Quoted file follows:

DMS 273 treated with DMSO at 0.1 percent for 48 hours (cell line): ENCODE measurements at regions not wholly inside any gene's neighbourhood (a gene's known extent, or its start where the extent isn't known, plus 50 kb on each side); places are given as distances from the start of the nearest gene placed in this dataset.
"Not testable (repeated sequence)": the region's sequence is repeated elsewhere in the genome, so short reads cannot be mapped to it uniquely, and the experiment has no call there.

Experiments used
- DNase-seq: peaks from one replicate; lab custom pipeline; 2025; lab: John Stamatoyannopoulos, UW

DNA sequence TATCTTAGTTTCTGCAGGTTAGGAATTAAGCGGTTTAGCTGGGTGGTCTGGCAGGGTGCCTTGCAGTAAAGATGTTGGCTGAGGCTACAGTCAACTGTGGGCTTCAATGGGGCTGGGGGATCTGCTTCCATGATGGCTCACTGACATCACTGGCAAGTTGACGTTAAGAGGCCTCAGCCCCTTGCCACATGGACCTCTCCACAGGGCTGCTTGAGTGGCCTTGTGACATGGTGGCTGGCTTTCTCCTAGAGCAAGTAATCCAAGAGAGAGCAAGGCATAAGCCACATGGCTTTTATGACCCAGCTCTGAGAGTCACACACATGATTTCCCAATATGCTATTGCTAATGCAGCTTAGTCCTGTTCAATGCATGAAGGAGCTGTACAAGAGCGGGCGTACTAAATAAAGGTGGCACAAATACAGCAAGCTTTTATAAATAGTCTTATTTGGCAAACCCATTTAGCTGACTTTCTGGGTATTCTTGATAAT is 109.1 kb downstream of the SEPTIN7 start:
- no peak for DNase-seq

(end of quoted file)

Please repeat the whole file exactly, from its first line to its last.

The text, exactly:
DMS 273 treated with DMSO at 0.1 percent for 48 hours (cell line): ENCODE measurements at regions not wholly inside any gene's neighbourhood (a gene's known extent, or its start where the extent isn't known, plus 50 kb on each side); places are given as distances from the start of the nearest gene placed in this dataset.
"Not testable (repeated sequence)": the region's sequence is repeated elsewhere in the genome, so short reads cannot be mapped to it uniquely, and the experiment has no call there.

Experiments used
- DNase-seq: peaks from one replicate; lab custom pipeline; 2025; lab: John Stamatoyannopoulos, UW

DNA sequence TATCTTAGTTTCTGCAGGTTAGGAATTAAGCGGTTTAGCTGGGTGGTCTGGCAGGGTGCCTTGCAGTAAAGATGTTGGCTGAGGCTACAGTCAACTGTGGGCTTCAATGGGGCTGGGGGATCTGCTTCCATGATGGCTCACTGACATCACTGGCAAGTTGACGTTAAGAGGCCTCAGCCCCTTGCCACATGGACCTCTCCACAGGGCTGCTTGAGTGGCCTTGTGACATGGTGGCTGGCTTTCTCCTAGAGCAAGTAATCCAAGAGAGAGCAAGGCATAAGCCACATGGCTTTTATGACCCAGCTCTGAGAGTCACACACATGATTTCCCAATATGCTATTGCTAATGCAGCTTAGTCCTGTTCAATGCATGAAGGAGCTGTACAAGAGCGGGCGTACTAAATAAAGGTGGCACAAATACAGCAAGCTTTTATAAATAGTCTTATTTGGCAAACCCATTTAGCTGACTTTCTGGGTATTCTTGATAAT is 109.1 kb downstream of the SEPTIN7 start:
- no peak for DNase-seq